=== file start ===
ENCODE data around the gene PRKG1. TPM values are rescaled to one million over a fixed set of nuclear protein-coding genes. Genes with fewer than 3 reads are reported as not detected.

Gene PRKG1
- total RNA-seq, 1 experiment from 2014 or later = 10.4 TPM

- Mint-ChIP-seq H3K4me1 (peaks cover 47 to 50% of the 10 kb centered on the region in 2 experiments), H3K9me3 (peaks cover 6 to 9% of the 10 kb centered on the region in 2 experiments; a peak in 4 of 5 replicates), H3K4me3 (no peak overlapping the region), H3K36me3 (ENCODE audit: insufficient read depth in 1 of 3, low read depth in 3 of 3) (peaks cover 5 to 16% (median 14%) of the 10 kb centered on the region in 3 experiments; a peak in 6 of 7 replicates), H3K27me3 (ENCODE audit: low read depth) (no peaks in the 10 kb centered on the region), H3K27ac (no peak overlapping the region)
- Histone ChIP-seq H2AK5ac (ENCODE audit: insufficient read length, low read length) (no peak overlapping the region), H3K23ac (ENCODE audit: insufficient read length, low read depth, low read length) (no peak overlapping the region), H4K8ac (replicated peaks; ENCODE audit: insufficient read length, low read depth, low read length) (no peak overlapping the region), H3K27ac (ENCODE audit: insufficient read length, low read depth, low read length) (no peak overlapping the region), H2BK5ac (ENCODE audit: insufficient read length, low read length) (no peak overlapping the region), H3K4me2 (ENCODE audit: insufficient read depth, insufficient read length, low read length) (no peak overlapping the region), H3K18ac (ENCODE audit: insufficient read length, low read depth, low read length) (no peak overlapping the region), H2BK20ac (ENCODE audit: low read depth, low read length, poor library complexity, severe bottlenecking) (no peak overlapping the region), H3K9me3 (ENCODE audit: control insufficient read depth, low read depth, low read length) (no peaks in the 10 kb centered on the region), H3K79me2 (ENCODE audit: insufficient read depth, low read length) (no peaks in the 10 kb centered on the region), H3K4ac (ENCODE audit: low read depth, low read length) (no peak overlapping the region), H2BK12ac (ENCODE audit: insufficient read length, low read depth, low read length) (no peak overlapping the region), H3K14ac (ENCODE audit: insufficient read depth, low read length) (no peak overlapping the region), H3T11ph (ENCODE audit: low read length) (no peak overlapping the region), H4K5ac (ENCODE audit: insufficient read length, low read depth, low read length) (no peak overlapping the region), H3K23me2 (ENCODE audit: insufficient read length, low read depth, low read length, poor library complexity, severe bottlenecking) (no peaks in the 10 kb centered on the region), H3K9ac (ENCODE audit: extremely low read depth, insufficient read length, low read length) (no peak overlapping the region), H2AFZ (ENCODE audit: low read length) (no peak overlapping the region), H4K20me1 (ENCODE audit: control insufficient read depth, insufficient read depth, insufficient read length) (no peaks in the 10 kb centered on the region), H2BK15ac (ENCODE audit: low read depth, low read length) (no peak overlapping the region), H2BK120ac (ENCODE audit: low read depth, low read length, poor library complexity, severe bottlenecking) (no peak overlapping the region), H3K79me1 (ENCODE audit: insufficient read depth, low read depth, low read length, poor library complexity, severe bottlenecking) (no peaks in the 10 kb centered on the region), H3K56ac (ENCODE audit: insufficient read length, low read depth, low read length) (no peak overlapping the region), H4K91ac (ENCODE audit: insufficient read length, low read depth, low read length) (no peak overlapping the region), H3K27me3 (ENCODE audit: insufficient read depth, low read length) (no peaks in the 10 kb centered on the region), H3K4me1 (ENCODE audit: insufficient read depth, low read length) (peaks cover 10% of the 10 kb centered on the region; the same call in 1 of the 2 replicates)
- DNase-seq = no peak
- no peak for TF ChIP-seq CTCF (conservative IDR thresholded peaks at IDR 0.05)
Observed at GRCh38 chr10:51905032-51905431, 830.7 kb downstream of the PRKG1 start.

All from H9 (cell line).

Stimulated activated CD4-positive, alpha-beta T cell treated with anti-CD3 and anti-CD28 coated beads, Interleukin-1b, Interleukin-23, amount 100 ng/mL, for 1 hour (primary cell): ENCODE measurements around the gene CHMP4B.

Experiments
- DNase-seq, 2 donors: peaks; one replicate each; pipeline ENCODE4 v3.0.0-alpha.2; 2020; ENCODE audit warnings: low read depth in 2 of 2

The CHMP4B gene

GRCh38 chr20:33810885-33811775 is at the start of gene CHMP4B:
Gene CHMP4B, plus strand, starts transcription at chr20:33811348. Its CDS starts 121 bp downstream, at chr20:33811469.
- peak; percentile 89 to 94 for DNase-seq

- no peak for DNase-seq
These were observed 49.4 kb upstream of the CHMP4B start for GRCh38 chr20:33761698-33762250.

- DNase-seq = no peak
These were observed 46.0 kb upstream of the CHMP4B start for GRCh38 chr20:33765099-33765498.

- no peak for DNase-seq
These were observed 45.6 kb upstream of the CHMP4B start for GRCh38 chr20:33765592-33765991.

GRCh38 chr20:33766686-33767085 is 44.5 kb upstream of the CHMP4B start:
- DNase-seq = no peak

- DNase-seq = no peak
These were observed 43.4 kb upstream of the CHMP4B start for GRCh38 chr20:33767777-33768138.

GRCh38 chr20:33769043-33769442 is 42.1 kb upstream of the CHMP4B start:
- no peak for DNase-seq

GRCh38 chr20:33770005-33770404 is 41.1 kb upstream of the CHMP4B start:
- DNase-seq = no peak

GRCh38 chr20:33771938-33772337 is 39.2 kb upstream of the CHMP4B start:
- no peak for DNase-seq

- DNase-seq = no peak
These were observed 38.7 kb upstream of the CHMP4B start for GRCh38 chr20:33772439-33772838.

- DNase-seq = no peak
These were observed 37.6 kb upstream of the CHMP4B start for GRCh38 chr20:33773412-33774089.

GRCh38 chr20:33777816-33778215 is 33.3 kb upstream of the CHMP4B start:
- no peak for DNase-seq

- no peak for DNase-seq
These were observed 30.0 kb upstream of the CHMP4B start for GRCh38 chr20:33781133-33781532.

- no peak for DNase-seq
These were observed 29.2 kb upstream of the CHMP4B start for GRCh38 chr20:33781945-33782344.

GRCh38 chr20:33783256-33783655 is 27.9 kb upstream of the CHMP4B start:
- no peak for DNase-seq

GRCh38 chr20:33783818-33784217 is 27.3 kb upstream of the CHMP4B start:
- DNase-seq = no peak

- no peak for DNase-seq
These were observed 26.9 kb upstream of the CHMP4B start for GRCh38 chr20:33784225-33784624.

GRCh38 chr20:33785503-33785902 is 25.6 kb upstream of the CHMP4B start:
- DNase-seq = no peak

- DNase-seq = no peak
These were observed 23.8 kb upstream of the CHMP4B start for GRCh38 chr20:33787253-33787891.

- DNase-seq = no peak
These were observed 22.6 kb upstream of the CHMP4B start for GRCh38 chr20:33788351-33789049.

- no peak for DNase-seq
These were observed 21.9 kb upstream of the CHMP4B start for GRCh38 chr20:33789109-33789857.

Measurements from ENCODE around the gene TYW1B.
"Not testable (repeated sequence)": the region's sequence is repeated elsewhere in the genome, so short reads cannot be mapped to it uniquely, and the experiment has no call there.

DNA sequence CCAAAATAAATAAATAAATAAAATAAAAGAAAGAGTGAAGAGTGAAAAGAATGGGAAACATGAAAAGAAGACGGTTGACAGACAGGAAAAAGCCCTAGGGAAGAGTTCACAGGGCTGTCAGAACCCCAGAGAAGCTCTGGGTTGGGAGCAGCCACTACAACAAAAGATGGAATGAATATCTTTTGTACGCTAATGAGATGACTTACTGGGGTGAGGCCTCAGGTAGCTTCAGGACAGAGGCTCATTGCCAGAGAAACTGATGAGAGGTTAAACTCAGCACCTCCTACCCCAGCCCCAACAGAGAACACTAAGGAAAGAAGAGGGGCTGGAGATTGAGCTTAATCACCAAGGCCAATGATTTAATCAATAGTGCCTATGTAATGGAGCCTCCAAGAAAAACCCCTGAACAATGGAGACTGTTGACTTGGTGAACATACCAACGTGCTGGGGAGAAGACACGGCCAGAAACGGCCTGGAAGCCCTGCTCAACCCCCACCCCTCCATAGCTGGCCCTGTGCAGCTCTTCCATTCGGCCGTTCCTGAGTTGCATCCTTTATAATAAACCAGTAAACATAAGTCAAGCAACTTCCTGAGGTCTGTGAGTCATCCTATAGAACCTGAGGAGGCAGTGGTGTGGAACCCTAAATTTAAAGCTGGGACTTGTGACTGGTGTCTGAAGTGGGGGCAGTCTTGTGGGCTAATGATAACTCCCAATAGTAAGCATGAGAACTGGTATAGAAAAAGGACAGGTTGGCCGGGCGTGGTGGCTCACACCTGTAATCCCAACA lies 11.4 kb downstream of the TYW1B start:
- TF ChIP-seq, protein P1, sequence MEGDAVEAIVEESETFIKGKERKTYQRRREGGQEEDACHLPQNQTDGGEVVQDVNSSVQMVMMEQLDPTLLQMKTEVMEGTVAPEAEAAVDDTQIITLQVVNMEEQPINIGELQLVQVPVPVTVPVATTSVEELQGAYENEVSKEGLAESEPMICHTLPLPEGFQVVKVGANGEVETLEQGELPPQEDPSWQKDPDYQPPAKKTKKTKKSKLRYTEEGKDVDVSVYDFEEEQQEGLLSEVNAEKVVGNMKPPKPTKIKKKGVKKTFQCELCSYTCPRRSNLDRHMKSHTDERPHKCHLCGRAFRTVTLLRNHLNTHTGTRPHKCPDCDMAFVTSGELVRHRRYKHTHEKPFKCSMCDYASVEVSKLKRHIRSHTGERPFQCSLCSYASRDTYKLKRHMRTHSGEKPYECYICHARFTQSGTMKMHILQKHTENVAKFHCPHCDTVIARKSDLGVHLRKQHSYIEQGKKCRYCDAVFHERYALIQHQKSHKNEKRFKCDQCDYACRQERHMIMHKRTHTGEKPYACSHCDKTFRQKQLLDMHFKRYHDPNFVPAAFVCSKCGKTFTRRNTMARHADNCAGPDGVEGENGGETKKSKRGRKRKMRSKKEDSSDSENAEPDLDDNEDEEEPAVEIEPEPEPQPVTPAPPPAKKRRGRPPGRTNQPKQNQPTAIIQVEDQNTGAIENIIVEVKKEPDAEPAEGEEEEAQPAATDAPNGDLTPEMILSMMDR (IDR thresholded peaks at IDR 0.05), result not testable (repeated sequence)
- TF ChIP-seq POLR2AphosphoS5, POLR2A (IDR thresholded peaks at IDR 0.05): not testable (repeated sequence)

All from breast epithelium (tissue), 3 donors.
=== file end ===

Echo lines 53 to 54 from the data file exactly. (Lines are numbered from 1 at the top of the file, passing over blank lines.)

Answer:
- DNase-seq = no peak
These were observed 22.6 kb upstream of the CHMP4B start for GRCh38 chr20:33788351-33789049.